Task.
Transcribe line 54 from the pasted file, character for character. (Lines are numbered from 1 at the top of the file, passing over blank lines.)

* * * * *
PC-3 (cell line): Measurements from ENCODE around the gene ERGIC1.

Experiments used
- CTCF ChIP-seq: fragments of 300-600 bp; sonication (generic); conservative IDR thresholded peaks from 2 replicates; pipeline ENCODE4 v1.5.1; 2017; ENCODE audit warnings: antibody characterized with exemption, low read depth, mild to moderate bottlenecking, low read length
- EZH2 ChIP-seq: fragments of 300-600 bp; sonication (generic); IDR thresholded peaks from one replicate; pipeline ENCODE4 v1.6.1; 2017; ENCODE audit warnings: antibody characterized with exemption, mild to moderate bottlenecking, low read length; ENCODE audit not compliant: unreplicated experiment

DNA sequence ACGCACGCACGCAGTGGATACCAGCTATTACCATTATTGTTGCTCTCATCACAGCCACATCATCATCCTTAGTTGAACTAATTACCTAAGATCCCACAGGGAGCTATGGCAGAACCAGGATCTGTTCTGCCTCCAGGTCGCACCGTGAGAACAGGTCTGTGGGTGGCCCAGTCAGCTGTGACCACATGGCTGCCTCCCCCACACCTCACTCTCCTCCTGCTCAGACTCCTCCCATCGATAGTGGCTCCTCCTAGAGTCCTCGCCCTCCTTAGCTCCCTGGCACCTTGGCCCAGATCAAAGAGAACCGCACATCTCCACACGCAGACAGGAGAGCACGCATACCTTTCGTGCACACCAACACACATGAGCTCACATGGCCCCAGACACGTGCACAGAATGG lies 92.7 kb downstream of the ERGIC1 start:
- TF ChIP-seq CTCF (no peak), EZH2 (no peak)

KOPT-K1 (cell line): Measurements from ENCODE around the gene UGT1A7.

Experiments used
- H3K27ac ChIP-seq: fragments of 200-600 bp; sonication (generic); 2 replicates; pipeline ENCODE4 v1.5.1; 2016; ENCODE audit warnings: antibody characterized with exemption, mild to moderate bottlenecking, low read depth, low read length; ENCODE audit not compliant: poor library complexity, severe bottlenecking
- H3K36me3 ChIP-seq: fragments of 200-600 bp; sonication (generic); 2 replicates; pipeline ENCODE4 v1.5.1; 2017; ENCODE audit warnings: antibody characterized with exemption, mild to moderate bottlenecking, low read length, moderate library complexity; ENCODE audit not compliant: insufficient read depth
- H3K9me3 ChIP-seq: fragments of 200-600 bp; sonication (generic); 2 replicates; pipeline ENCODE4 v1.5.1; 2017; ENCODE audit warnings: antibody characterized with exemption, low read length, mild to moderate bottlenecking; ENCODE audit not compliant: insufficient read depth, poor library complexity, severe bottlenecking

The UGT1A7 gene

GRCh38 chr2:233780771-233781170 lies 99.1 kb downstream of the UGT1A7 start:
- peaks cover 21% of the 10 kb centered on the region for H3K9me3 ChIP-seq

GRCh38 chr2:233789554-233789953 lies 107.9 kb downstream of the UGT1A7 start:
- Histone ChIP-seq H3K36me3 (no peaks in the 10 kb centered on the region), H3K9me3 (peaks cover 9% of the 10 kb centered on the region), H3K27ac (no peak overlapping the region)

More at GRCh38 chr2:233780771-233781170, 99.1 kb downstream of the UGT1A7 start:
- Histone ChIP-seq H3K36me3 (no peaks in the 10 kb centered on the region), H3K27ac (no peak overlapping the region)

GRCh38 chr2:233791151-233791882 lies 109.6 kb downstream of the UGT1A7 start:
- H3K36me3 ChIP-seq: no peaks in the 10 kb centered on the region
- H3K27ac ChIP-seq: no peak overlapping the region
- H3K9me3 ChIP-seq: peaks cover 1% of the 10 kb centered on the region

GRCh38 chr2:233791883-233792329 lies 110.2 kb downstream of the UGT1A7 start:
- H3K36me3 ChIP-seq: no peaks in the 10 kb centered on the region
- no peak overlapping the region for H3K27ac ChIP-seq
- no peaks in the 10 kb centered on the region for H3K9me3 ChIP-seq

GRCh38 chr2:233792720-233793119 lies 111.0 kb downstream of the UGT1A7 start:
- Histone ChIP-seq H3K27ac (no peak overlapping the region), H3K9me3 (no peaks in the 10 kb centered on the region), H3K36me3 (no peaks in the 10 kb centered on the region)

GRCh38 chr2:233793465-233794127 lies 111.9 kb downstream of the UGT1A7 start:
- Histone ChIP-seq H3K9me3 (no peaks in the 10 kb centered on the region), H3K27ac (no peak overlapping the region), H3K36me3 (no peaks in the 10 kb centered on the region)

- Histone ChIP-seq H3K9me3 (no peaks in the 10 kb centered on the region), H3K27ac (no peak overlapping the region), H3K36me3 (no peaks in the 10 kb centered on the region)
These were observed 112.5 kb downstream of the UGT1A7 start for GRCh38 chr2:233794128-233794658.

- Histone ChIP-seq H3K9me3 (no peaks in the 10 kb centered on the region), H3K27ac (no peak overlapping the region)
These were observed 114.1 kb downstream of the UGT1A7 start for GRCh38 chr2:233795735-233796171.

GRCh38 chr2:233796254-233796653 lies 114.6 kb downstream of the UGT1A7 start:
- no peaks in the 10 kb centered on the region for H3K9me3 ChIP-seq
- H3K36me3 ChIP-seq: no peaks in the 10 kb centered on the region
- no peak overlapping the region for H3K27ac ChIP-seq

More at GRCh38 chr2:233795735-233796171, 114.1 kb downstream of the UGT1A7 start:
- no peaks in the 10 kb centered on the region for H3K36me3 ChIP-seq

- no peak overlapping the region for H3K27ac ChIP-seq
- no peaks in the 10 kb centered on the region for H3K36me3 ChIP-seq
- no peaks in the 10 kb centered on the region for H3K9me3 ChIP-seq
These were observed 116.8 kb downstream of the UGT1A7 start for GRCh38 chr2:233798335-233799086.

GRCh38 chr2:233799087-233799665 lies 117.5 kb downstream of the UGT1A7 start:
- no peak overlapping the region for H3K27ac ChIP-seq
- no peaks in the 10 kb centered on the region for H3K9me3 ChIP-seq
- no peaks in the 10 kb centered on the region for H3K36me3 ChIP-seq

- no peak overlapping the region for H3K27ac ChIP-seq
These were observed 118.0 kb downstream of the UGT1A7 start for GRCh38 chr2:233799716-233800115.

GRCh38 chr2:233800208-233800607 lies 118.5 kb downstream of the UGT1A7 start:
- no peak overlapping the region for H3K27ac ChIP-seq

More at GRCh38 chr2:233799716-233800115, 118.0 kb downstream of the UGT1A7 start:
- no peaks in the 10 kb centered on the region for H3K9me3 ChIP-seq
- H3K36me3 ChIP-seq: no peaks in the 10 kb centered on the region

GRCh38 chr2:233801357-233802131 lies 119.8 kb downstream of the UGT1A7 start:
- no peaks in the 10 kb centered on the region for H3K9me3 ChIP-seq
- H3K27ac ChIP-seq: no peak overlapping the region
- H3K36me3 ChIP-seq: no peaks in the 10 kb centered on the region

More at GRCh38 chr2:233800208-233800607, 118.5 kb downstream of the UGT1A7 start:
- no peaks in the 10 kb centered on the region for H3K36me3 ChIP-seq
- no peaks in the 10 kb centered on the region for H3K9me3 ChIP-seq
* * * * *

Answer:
- no peaks in the 10 kb centered on the region for H3K9me3 ChIP-seq